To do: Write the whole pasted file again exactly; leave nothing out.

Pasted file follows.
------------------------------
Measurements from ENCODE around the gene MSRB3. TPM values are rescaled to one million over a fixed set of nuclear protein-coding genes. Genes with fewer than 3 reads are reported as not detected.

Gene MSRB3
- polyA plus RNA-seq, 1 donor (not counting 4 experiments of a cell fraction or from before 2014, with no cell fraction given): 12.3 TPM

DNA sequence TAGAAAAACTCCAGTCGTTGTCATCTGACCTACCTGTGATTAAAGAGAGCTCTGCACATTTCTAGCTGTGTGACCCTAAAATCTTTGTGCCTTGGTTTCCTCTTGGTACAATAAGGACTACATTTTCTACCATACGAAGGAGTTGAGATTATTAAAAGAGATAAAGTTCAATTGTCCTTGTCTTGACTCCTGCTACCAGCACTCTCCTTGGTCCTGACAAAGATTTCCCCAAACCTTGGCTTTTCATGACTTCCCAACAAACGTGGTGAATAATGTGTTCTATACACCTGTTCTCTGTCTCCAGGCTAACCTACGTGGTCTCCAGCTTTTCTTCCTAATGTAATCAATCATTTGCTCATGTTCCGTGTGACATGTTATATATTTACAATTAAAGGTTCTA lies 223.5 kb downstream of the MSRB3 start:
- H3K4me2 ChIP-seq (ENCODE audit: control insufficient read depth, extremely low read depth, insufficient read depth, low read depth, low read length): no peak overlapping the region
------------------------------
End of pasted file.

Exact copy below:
Measurements from ENCODE around the gene MSRB3. TPM values are rescaled to one million over a fixed set of nuclear protein-coding genes. Genes with fewer than 3 reads are reported as not detected.

Gene MSRB3
- polyA plus RNA-seq, 1 donor (not counting 4 experiments of a cell fraction or from before 2014, with no cell fraction given): 12.3 TPM

DNA sequence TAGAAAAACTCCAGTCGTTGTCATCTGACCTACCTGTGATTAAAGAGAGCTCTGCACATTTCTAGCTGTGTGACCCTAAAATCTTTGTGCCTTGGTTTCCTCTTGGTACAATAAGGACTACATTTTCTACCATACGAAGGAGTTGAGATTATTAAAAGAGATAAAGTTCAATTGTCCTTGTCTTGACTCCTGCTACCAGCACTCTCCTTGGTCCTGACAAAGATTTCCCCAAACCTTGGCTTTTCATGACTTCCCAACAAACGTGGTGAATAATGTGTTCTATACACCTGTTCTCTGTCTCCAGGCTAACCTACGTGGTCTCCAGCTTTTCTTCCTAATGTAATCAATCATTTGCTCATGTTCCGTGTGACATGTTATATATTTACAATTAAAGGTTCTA lies 223.5 kb downstream of the MSRB3 start:
- H3K4me2 ChIP-seq (ENCODE audit: control insufficient read depth, extremely low read depth, insufficient read depth, low read depth, low read length): no peak overlapping the region